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Codex and Documentarian Bryan H. Carroll Travel in High Gear


Bryan H. Carroll
Bryan H. Carroll

The run-and-gun shooting style once practiced by some documentary filmmakers almost invariably required compromises in image quality, but a new generation of smaller, high resolution cameras backed by high performance recording and image processing technology from Codex is allowing documentarians to avoid the compromise.

Why We Ride is producer/director Bryan H. Carroll’s latest project, a documentary film capturing the heart of the motorcycling community. “It’s about the passion of the riders and the soul of their machines,” Carroll explained. Currently in production, the film is being shot at multiple locations across the United States, from the arid deserts of California to the rallies in the Midwest and from the salt flats in Bonneville to the sun-drenched beaches of Florida’s Atlantic coast.

Carroll and his crew are employing a novel workflow that enables them to capture action imagery at the highest quality, while working in remote locations, often under extreme conditions. That workflow includes Canon’s Cinema EOS C500 camera paired with Codex’s Onboard S recorder. This combination allows Carroll to shoot in 4K at rates up to 120 fps, while working with a camera package that is small and lightweight enough to be operated through the door of a van traveling at 60 mph or on the end of a 12-foot jib arm.

Why We Ride is also using Codex’s Vault for media offload, back-up, and dailies processing. For much of the shoot, a Vault (operating via battery) travels along with the production in a van, and is used to off-load media from the Onboard S capture drives as they fill up. At night, the crew carries the Vault into a hotel room to complete the job of processing dailies media for delivery to the editorial team the following morning.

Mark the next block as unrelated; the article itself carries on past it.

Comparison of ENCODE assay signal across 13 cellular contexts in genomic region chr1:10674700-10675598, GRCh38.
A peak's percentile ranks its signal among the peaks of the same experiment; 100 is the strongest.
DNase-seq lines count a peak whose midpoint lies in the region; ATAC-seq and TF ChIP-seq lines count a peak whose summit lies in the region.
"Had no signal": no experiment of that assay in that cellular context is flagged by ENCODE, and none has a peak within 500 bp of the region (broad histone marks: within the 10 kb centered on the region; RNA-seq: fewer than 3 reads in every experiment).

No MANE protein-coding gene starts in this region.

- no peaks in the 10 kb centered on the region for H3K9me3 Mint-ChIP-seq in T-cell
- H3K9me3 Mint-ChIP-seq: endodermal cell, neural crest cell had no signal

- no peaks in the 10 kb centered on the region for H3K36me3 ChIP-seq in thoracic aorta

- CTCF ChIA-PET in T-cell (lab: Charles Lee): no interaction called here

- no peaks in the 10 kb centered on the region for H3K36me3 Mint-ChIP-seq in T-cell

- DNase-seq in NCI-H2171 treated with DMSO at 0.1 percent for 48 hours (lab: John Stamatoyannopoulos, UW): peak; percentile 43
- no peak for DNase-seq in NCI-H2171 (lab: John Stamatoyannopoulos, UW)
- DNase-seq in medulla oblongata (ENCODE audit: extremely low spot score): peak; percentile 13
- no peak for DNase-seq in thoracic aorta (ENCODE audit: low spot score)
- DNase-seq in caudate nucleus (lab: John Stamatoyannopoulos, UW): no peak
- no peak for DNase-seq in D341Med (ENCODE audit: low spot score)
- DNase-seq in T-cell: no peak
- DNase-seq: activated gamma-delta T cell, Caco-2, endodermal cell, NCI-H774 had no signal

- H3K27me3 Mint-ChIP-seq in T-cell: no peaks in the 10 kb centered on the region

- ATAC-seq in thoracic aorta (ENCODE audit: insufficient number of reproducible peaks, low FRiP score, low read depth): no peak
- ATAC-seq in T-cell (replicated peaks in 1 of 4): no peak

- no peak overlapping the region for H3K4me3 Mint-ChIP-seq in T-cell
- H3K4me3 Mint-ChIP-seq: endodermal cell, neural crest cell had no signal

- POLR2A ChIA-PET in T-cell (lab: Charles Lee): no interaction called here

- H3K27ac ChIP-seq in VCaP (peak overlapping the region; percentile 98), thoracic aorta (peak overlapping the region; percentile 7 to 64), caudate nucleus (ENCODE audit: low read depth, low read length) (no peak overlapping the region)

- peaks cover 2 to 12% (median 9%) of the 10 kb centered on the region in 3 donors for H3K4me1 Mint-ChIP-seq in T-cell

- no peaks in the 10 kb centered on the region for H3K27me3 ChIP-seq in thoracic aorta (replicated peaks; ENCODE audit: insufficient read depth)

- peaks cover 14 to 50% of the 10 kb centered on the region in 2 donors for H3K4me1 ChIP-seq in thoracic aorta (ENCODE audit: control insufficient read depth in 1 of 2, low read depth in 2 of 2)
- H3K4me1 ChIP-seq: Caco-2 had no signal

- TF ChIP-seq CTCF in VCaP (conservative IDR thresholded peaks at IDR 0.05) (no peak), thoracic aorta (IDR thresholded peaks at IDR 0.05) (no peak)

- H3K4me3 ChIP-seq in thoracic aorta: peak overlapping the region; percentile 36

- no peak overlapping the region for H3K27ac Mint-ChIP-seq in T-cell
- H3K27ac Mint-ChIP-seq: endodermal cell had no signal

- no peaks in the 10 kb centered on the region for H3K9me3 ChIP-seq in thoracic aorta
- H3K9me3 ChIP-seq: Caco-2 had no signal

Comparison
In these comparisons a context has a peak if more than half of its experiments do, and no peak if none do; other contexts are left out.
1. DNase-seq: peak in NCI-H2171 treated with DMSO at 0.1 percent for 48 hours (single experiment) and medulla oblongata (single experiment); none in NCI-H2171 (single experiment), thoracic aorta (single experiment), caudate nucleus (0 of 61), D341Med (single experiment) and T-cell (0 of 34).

LR-Codex_WhyWeRide09Carroll said that the production started shooting the documentary with Canon C300 cameras, but timed the shooting of most of the motorcycle sequences to the availability of the C500 camera in order to take advantage of its ability to capture 4K. He chose to pair the new camera with the Codex Onboard S to enjoy the benefits of its compact size and extended recording time and battery life.

“As a filmmaker, I never want a piece of equipment to slow me down, as that causes me to miss shots,” he explains. “Codex allowed me to shoot at my pace.”

Carroll added that the Vault made capturing 4K practical because it allowed his crew to process dailies quickly without relying on a postproduction facility, resulting in significant savings. “Given the amount of shooting we do, post costs can add up quickly,” he said. “With the Vault, we were able to keep it all in-house, from the camera straight through editorial.”

The crew worked long hours, capturing a huge amount of original camera media. One particular shoot day in the Mojave Desert, Carroll estimated the crew got more than 40 set-ups in 14 hours. Given that workload, the advantage of using a recorder capable of capturing hours of 4K media on a single drive is obvious. They were able to capture up to 90 minutes of media with the Onboard S before even changing drives. Carroll added that frame rate is critical to his vision. “120 frames per second is absolutely necessary when portraying the fast-action of a motorcycle in poetic motion,” he said.

Carroll was also impressed with the ruggedness of the Onboard S. The crew spent many days filming in the high temperatures of the deserts and blowing wind of the beaches. “There were times when it was covered in dirt and sand,” he said, “But we never babied the recorder, we treated it the same way we treat our base plates, and it just kept running.”

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